Tough beats man! The one thing to consider, in your 2nd example, is your table image. If you had been raising a lot, or if this seemed like a blind steal, then buddy who called was partially justified. Plus K9 is not that bad when you are either HU or 3-way. But on the other hand, 2-4 is only a hand you are hoping to hit it large and take down a big pot (you must be willing to gamble). So, risking 1.2 for a 3.6 pot (3:1 odds) are almost justifiable when chasing a flush PF (4:1). Just my opinion, but what do I know, I’m running bad as well!

JGiles
September 9, 2008

Yeah, the thing is that I DO understand why people pay to hit flushes and straights etc. Heck, I’ve done it myself and I am sure will continue to do so at times. Just so happens that I have been running cold lately and I am serious when I say that most of the big hands I’ve lost in the past 2 weeks I have gone in ahead and made my opponent pay as much as I have to hit their card.

JGiles
September 9, 2008

I just thought of another point for the guy who called my all in pre-flop with K-9. In your comment you said that he might have been justified depending on my table image. I’d have to look at the log files but from memory I wasn’t super aggressive or any more aggressive than anyone else.

But, regardless of my table image what is my most likely range to shove here? Even if you widen my range to any pair and ace anything he’s behind on anything in that range, right? The only thing he could be hoping for is a pure bluff or a race, to my mind that’s still a bad call. Remember the gap theory that says the person who pushes all in has the advantage because in order to call you have to have a really strong hand to cover the gap. Either way, that’s the kind of calls I have been getting lately and losing on. Maybe I need to check some of my stats to see if people are justifiably putting me on any 2 cards when I shove …

McTap03
September 9, 2008

I can’t speak for buddy but, with the exception of AA or KK (less than %2 chance of that), it is a race situation. IF he feels that you are doing a Button Steal and the blinds are high enough to justify racing, then yeah it might be worth it. I know that if I was in your situation, I’d be upset and wondering why he would call such a situation, but I can also see buddy’s side of the call too (and I really don’t like it either). Just trying to make you think more about it.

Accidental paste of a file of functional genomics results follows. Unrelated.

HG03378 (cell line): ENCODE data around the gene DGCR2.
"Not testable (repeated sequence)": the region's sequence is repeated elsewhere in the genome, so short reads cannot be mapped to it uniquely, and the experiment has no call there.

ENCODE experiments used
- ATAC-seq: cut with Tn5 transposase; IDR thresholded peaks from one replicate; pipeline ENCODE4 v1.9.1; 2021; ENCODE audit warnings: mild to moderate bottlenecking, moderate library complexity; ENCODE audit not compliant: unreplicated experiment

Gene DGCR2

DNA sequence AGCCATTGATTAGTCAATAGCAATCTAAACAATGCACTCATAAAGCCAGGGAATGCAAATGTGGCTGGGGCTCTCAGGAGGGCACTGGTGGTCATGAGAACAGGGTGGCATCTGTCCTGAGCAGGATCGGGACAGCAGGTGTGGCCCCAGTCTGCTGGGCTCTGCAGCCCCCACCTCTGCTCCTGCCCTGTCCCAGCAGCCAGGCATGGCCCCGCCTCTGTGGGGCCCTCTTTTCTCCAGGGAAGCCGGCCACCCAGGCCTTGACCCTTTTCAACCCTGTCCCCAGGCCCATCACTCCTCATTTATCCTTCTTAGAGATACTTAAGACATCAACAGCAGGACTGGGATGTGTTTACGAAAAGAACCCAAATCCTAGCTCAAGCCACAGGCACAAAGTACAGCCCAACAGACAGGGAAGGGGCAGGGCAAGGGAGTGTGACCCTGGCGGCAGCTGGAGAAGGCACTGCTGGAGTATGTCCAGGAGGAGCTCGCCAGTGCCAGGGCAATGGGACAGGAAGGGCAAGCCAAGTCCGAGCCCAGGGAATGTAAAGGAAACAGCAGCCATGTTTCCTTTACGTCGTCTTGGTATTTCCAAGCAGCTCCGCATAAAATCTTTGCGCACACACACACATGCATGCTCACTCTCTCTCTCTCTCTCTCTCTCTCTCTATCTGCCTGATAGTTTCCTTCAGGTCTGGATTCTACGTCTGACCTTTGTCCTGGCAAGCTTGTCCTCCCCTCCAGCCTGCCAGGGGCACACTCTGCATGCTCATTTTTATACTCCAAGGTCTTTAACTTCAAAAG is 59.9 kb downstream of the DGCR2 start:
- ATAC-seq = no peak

JGiles
September 9, 2008

I hear ya. Do you want to race when you’re on the bubble or do you want to be the one making the move? Just trying to fire up some debate here. Anyone else have an opinion? Maybe some of your J7ers might?

Mette
September 9, 2008

Sounds to me you have been doing everything right. It is the winning play to get your money in the middle when you are ahead. Simple as that. I often find myself thinking like you in these situations: “OMG how could you call that”. But really we should be happy that they call, it is what will make us money in the long run. You are experiencing negative variance and it happens to everyone. During these periods it is important to maintain a sensible bankroll management strategy.

Mette
September 9, 2008

Definitely want to be the one making the move on the bubble. Especially in SNG’s where the bubble play is characterised by high and frequent blinds. In tournaments I sometimes take a more laid back approach on the bubble. Here you are still playing 10 people on each table, so the blinds are not that frequent.

JGiles
September 9, 2008

Yeah me too. I’d rather shove with a weak hand and make my opponent ask hmiself wheteher he is willing to risk having his tournament end right now than be the one sitting on K9 asking myself that question.

Leave a comment

Latest Poker Strategy Articles

Contact PokerBankrollBlog

Questions? Concerns? Comments? Contact us! We'll return your email within 12 hours.